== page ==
How Does an IEP Work?

Individualized Education ProgramAn Individualized Education Program (IEP) is a personalized plan designed to address the unique educational needs of students with disabilities, outlining specific goals, accommodations, and support services tailored to optimize their learning and development within the school setting. It’s a legally binding document that functions like an educational roadmap.

The IEP should ensure that children with disabilities have access to the same educational opportunities as their peers without disabilities. The IEP process involves collaboration between parents, educators, and other professionals to identify the student’s unique needs, set measurable goals, and determine the appropriate services and accommodations necessary to support the student’s academic and developmental progress.

What’s in an Individualized Education Program (IEP)?

An IEP must have the following information:

  • The child’s present level of academic achievement and performance, including how their disability prevents them from progressing in the special education curriculum.
  • Measurable annual academic and functional goals.
  • How the child’s progress in meeting these goals will be measured, and when those reports are to be provided.
  • A statement on the special education services to be provided to the child.
  • An explanation of the extent of time, if any, the child will not spend with non-disabled children.
  • A statement on any necessary individual accommodations to measure academic achievement and functional performance.
  • The projected date for services and modifications, and the frequency, location, and duration of these services.

IEPs should be reviewed annually.

How do I get an IEP for my child?

The process begins with a request for evaluation. This request may come from you, or your child’s teacher. You must provide consent for your child to be evaluated. The school then conducts an evaluation, and the IEP team determines whether your child is eligible for an IEP based on their needs and eligibility criteria.

If your child already has an IEP and you are enrolling them in Seattle Public Schools, be sure to tell Admissions about the IEP and, if possible, bring their most recent IEP and evaluation with you.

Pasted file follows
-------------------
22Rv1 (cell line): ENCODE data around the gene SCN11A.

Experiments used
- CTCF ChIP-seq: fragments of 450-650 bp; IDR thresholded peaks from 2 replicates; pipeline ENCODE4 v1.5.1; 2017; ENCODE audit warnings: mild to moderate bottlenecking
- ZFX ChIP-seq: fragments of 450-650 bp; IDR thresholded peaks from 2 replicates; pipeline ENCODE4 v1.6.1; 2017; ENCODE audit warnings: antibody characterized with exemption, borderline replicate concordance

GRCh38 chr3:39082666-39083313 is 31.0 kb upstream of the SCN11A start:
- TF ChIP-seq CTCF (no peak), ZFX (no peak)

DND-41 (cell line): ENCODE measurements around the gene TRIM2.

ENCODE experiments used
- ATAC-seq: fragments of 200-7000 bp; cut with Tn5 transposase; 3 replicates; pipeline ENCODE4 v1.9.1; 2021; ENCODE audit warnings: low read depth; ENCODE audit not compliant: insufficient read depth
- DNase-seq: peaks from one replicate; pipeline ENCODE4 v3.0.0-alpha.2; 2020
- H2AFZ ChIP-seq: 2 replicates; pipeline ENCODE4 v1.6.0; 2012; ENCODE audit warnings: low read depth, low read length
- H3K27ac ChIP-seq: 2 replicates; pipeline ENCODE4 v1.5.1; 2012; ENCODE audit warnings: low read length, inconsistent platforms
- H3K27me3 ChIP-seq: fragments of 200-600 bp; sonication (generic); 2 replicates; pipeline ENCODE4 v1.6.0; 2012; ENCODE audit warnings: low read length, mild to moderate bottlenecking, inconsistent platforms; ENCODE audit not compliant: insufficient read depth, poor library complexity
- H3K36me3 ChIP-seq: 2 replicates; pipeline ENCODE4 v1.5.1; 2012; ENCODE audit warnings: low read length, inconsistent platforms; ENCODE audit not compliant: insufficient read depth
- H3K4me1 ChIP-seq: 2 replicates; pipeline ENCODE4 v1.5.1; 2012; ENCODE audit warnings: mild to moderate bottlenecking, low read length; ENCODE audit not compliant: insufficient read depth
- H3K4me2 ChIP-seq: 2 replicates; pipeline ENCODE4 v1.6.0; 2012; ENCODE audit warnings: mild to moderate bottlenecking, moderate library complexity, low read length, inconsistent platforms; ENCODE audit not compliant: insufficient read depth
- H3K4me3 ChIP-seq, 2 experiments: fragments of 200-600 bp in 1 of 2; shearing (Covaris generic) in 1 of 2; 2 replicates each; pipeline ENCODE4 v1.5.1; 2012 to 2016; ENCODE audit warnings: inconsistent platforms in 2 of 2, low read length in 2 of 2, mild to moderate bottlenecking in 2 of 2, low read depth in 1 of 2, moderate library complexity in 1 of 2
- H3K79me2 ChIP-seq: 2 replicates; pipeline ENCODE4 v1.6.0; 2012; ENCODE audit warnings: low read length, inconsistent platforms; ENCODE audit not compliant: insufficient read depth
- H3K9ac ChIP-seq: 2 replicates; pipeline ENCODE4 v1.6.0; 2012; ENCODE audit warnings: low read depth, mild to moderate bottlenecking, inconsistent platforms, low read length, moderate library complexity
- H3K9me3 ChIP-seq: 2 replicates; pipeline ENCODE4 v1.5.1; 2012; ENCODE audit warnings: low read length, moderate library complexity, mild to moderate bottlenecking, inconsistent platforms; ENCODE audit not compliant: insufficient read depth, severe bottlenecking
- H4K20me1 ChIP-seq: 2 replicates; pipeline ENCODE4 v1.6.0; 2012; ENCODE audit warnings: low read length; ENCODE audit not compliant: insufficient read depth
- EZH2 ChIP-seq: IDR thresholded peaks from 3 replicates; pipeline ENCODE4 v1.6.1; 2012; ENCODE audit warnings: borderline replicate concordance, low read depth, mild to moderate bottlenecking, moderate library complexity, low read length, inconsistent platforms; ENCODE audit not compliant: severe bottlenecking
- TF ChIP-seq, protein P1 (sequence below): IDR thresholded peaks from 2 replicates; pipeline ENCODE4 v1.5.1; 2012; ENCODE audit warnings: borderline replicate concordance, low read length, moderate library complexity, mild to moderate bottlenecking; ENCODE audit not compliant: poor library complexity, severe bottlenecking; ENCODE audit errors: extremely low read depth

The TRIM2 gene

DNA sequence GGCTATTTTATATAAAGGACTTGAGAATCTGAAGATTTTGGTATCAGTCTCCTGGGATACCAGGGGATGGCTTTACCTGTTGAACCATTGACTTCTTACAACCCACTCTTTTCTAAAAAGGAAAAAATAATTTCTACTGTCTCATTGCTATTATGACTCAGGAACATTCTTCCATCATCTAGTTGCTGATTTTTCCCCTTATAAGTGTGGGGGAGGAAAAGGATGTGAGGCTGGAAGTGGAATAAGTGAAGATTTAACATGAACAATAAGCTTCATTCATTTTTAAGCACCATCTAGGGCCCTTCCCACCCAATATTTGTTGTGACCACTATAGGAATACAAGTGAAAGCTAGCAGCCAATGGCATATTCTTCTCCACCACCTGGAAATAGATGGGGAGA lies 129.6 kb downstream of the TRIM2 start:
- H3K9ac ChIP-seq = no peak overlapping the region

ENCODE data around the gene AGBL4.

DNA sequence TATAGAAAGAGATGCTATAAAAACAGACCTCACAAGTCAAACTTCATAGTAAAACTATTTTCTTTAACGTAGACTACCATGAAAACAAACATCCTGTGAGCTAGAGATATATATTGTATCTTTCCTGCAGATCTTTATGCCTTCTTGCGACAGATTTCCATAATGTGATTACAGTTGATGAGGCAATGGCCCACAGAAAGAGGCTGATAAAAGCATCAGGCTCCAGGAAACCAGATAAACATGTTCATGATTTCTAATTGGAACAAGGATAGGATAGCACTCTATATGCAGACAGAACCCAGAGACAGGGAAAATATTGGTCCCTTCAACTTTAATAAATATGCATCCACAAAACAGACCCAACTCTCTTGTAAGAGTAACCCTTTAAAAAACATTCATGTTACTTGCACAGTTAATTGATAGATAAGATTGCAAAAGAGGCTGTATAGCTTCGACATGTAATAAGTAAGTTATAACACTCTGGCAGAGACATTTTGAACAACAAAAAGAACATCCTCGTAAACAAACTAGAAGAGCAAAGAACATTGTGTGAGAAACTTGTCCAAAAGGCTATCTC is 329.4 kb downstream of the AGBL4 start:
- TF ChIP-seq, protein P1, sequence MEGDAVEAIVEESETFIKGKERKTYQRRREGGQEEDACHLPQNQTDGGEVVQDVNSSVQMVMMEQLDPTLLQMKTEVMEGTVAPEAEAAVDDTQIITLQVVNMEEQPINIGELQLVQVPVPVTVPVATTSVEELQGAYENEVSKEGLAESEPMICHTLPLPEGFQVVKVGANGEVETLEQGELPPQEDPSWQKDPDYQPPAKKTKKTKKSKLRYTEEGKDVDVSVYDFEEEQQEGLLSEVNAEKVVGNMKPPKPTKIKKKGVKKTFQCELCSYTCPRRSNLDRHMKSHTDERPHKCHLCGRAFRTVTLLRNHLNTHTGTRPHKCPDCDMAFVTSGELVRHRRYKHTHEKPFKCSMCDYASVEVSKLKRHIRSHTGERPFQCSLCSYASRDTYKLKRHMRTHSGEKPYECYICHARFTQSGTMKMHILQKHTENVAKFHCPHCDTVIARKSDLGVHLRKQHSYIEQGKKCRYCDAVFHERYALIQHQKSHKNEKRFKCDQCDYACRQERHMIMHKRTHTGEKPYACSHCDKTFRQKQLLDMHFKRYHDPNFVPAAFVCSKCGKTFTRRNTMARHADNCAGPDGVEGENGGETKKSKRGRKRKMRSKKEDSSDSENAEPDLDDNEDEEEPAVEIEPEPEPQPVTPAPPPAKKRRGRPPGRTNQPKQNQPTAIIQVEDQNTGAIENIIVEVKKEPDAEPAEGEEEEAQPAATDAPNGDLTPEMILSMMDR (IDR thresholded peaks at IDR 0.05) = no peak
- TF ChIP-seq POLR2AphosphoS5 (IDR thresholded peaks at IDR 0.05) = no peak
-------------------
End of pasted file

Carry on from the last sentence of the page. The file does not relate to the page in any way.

Who is on the IEP team?

The Individuals with Disabilities Education Act (IDEA) describes the IEP team as:

  • The parents of the child
  • At least one regular education teacher for the child
  • At least one special education teacher for the child
  • A representative of the school system
  • An individual who can interpret evaluation results
  • The student, as appropriate
  • Others with specialized knowledge about the child

Everyone must work as a team to create the IEP, and a meeting to create the IEP must be held within 30 days of deciding whether the child is eligible for special education services.

What happens if an IEP is not followed?

When a school doesn’t follow an IEP, it violates IDEA, which is federal law. You may be able to take legal action against the school, such as filing a lawsuit. The Seattle special education attorneys at Smith McBroom can help with this.

Here are some other consequences for not following an IEP:

  • Compensatory education: The school district may provide public-funded tutoring hours to compensate for the educational loss caused by not following an IEP.
  • Legal action for teachers: Teachers may face legal action, including losing their certification.
  • Prohibition of procedural violations: Procedural violations in an IEP automatically invalidate the IEP. For example, if the IEP team doesn’t change instructional procedures when data indicates a student is failing to progress, the school may be ruled to have denied the student a Free and Appropriate Public Education.

Because an IEP is a legally binding document for services between a school district and a child’s parents, if the district does not provide the child with the services outlined in the IEP, they are violating the law.

If you’re struggling to handle the complexities of the Individualized Education Program process for your child with special needs, consider reaching out to the special education attorneys at Smith McBroom in Seattle today. We can provide guidance, advocate for your child’s rights, and ensure that their educational needs are met according to the law. Don’t hesitate to seek legal support to secure the best possible educational outcomes for your child. To schedule a consultation with an experienced lawyer, call our offices or fill out our contact form today.